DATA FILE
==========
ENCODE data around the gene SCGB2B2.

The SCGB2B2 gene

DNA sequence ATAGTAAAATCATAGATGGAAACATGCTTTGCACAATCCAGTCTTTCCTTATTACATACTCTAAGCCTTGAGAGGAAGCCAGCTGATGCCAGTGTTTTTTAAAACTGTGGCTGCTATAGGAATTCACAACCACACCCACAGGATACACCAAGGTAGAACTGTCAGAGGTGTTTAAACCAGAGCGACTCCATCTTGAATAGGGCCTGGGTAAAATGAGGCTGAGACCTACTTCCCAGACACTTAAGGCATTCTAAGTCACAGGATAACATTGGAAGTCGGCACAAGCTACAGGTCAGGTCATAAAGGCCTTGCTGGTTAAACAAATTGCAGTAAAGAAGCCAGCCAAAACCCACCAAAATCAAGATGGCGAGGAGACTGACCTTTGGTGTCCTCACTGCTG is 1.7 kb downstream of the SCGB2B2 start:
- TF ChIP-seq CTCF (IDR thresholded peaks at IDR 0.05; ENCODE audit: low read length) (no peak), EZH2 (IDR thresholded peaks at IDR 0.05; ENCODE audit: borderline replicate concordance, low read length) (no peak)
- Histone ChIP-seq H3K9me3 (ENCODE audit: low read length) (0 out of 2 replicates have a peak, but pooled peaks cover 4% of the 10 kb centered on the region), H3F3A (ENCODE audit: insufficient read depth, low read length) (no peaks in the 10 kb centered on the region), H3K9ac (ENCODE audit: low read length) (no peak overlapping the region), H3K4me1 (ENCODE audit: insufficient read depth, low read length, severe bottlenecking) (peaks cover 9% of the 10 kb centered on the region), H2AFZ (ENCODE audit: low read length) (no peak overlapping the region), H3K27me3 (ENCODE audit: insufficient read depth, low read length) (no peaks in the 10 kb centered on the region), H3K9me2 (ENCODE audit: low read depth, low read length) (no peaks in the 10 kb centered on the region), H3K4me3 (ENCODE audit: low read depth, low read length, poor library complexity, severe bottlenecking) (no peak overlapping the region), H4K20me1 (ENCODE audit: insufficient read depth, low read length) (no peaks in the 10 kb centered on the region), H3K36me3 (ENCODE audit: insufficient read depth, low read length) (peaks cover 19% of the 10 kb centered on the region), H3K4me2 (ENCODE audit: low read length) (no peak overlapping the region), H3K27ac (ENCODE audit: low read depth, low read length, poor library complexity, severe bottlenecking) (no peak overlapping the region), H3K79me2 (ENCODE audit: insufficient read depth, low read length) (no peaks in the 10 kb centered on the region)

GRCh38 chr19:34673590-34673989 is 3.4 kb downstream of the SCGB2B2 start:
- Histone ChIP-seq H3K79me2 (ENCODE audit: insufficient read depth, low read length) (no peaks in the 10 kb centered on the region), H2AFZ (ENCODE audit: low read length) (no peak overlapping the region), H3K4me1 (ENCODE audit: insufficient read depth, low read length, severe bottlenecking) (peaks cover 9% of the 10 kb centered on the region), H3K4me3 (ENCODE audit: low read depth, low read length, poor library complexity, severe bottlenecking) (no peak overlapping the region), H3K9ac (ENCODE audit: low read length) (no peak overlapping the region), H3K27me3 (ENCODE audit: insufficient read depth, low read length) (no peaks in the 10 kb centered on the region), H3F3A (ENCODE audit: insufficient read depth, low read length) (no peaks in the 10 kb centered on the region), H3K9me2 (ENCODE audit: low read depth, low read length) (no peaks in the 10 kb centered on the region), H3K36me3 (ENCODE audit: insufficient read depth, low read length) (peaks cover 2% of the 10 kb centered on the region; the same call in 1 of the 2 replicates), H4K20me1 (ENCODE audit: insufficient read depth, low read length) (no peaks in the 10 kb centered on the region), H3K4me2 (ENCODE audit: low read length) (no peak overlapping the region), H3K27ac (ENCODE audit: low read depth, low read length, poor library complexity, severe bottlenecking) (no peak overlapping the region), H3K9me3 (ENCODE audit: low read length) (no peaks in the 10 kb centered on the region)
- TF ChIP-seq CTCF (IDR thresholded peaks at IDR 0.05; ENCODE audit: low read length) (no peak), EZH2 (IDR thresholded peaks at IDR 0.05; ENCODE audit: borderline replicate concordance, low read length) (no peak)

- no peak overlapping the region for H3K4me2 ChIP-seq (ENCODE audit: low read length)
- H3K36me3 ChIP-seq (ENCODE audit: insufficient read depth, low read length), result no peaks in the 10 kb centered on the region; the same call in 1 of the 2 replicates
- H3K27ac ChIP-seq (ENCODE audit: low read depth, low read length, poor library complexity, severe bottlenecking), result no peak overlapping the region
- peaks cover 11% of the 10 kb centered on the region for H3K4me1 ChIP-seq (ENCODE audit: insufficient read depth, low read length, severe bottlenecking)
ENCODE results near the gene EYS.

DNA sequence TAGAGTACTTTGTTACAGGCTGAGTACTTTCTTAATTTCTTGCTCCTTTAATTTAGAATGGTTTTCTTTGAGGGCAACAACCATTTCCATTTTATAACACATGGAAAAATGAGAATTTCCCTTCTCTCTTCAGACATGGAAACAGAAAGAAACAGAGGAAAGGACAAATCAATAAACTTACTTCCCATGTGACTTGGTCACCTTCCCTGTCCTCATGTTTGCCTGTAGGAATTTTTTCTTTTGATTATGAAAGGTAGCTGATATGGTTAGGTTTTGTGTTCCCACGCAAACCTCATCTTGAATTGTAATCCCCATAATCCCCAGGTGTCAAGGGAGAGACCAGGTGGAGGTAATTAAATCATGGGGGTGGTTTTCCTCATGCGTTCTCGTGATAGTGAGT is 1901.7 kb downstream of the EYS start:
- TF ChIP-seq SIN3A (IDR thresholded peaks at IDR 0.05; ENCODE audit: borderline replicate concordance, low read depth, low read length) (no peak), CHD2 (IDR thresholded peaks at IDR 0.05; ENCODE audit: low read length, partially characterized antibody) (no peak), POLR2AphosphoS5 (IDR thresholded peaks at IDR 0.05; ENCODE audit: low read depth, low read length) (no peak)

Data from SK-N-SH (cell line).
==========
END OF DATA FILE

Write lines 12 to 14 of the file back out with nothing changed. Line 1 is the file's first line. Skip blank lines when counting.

- peaks cover 11% of the 10 kb centered on the region for H3K4me1 ChIP-seq (ENCODE audit: insufficient read depth, low read length, severe bottlenecking)
ENCODE results near the gene EYS.

DNA sequence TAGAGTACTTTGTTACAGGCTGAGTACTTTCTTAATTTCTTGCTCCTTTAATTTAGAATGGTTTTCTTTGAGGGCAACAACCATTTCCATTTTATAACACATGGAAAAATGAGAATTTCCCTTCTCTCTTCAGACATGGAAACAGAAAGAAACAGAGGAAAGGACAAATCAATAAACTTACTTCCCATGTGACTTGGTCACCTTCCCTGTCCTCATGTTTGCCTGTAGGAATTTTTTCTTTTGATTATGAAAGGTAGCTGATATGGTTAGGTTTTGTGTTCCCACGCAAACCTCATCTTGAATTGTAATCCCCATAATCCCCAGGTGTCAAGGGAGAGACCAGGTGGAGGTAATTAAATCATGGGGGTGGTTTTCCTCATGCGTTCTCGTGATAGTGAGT is 1901.7 kb downstream of the EYS start: